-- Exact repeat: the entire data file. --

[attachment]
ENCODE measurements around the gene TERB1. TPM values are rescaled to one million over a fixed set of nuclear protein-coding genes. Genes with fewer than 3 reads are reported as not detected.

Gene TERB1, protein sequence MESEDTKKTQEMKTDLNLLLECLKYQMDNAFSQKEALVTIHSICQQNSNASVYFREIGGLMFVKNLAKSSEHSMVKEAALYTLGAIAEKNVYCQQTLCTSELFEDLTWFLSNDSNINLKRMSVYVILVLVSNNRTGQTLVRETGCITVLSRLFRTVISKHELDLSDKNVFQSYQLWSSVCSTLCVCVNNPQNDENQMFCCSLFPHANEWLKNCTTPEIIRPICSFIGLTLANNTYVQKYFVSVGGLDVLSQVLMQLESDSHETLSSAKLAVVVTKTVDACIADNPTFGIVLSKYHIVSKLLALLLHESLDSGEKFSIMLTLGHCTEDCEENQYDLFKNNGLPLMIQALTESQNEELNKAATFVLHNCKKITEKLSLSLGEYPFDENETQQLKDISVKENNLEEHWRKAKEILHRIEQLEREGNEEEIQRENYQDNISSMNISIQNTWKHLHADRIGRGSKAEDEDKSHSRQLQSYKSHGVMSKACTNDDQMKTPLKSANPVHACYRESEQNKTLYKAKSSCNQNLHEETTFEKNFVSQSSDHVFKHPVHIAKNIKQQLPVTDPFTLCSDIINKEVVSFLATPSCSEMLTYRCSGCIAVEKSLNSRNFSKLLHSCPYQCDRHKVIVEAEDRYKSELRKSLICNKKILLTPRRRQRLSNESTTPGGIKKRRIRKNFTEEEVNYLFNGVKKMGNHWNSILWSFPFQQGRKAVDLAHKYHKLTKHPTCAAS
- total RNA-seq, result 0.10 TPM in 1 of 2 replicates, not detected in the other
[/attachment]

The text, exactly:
ENCODE measurements around the gene TERB1. TPM values are rescaled to one million over a fixed set of nuclear protein-coding genes. Genes with fewer than 3 reads are reported as not detected.

Gene TERB1, protein sequence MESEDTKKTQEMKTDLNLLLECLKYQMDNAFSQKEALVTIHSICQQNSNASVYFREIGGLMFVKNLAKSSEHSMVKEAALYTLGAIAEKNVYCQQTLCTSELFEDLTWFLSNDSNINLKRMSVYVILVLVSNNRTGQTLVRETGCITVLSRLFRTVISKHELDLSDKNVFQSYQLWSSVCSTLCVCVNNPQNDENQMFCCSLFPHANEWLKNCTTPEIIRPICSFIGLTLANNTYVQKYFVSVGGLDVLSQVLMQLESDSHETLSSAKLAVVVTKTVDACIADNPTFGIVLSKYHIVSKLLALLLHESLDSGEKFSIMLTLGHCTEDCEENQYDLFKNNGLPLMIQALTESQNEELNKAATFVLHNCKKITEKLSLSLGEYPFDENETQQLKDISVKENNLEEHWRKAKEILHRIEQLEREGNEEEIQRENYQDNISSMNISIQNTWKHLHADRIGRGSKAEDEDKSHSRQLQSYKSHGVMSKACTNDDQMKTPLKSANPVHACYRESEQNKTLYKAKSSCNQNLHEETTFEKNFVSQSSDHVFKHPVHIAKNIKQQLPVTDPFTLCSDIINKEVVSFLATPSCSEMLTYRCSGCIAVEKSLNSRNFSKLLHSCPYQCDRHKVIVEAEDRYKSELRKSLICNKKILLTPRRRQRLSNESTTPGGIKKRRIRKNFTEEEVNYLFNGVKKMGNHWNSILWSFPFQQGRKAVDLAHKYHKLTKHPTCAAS
- total RNA-seq, result 0.10 TPM in 1 of 2 replicates, not detected in the other